Every winter or seasonal changes we catch the cold and the best defense is right in your plate. Eating a well balanced diet can actually strengthen the immune system of course along with exercise and resting adequately. A good diet is also essential for recovering and reducing the duration of any illness. Diet also helps in decreasing the worst side effects like sore throat and stuffy nose.

1. Nutrient rich diet will build the immune system to fight against cold.

2. Increasing the intake of hot and cold liquids like water, green tea, fruit juices or soups. Liquids will help loosen the mucous and get it out of the body.

3. Avoiding caffeine due to its diuretic effects in fluids like tea, coffee and soda makes them less effective than water.

There are some foods that can be eaten while the cold is on. These include oatmeal made with water, whole grain toast, tomato juice, orange juice, decaffeinated hot tea, soups and fruits.

I hope these guidelines can help you with yourself and kids during the aggravated cold.

Cheers !!

Know your OATS

Almost all of us are well aware of the benefits of including oats in our daily diet and many of us know how its useful for its high content of fiber, but there is always a curiosity to know more. So this time I decided to write something about this wonderful cereal.

A bowl of hot oatmeal for breakfast is not only satisfying and filling, it also gets you off to a great start because of its numerous health benefits. Oats are a type of cereal grain that has numerous uses in food. They are most commonly made into oatmeal, which can then be eaten as porridge or added to baked goods, or ground into oat flour and incorporated in baking. As one of the gluten free grains, oats can be safely tolerated by those who must avoid gluten in their diet.

Nutritional bits of Oat
  • 1 cup of oats (whole grain, cooked) contains:
    • Calories: 147 kcal
    • Fat: 2.3 g
    • Carbohydrates: 25.3 g
    • Protein: 6 g
    • Fiber: 3.98 g
    • Glycemic Index (GI): Varies.
      E.g. porridge made from rolled oats (low);
      porridge made from instant oats (high)
although the oats is un-glamorous, but fortunately most of us are aware that oats benefit us in a multitude of ways. Besides being a good source of high quality protein, vitamin E, minerals like zinc, copper, iron, manganese, etc oats are the most well known for their high fiber content . The soluble fiber in oats, beta-glucan, has been shown to reduce LDL cholesterol and help stabilize sugar levels.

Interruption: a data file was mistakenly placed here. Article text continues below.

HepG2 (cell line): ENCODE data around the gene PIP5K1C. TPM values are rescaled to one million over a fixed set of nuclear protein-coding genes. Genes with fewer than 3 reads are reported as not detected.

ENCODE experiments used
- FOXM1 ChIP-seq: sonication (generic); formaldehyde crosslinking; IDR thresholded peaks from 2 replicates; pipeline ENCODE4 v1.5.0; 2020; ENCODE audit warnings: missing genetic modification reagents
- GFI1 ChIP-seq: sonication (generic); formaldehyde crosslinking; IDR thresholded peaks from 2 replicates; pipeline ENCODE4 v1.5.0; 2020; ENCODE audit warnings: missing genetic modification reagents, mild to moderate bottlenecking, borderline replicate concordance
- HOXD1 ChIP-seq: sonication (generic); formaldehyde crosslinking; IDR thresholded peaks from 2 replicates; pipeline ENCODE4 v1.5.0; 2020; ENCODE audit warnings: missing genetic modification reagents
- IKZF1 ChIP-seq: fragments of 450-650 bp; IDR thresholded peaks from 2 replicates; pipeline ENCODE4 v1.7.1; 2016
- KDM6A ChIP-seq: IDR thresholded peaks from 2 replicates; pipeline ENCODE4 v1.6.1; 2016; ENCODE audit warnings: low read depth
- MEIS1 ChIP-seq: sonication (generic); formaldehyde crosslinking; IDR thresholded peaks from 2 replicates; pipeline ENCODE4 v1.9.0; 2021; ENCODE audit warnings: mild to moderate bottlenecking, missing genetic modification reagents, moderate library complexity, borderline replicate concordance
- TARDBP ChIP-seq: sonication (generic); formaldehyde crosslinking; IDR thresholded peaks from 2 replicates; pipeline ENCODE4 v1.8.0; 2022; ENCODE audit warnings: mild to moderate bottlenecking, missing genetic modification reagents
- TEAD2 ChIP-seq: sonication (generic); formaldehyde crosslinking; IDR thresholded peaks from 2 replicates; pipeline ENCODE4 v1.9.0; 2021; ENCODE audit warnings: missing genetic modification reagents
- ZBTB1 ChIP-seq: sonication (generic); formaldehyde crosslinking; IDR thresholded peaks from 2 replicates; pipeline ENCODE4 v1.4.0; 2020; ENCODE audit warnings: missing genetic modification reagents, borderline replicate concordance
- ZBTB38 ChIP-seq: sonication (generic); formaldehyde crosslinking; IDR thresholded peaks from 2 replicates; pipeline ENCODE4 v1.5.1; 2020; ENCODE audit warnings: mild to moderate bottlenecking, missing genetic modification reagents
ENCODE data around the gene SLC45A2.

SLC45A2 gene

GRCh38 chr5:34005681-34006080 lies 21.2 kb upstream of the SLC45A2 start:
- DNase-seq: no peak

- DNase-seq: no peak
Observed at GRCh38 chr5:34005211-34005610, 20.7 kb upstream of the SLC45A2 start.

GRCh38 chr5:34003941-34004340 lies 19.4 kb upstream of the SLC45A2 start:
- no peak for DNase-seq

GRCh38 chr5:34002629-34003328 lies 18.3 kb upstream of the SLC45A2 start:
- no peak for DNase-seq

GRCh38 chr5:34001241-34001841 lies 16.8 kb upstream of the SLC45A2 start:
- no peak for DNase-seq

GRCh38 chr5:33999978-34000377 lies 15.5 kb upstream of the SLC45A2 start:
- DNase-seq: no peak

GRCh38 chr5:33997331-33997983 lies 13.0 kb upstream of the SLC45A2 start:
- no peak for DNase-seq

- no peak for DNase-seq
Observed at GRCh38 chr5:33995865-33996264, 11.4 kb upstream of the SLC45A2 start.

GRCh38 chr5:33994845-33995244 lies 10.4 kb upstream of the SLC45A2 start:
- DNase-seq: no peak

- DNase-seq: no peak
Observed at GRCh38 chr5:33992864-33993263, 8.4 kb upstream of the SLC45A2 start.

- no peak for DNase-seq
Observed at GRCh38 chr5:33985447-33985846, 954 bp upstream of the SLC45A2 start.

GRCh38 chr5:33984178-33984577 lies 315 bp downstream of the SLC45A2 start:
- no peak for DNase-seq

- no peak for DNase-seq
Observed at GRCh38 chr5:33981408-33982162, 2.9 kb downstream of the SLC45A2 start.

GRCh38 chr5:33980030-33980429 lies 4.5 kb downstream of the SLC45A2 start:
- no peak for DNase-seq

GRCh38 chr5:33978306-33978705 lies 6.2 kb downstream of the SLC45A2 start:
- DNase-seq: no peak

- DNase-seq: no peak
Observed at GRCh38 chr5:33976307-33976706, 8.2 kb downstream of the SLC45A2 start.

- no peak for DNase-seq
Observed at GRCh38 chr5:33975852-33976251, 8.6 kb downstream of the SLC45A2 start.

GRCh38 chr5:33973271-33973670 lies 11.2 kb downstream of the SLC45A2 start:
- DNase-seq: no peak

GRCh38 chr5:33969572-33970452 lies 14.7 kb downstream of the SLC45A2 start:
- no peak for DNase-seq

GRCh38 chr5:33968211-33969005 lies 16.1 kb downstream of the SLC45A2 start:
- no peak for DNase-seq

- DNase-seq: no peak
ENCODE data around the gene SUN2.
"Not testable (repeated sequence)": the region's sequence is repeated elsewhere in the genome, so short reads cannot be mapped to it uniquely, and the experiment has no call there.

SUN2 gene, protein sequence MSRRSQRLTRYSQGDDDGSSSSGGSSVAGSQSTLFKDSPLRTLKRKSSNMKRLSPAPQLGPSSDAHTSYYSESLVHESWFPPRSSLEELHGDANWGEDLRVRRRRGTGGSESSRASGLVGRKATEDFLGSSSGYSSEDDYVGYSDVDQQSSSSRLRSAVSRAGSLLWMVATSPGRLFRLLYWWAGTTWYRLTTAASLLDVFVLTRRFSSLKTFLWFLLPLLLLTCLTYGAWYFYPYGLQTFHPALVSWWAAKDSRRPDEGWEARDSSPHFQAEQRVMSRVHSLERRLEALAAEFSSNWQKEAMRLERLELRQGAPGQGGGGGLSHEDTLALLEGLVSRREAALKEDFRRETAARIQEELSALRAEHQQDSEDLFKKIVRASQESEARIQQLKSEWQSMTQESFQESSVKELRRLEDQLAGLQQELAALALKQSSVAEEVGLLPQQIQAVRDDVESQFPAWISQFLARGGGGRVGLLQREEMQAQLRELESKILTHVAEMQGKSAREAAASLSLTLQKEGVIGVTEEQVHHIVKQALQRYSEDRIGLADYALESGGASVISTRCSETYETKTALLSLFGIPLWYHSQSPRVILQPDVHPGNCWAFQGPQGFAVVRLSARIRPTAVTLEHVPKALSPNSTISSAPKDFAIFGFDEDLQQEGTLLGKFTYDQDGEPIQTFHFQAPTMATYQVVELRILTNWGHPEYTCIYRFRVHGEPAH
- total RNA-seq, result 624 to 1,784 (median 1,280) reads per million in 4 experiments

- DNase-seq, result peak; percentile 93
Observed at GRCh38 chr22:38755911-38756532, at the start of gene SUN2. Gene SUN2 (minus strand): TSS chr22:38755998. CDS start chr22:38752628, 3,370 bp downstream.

Various forms of oats are available on the market, and here is a crash course on oat vocabulary:

  • Steel-cut oats: These have a a dense and chewy texture. They are produced by running the grains through steel blades that thinly slice them.
  • Oat groats: Whole, minimally processed, unflattened kernels of oats. They can be cooked into a porridge, or incorporated into baked goods. Since they are unprocessed, they will take longer to cook – and the upside is that the nutrient density will also be higher.
  • Old-fashioned oats: These are steamed and then rolled, and have a flatter shape.
  • Quick-cooking oats: Like old-fashioned oats, quick-cooking oats are also steamed and rolled. The difference is that they are finely cut before rolling.
  • Instant oatmeal: The oats are first partially precooked, rolled, and then dried. As a result, they cook much faster. Some manufacturers may also add other ingredients such as sugar or salt to instant oatmeal.
  • Oat bran: The outer husk of the grain that resides under the hull. Oat bran is available as a separate product, which can be used to add texture and flavor to baked goods, or simply to boost fiber content.
  • Oat flour: Ground oat grain.

Always refer to the nutritional  values or the label to ensure you are buying healthy and wholesome oatmeal.

CHEERS!!!!!!!!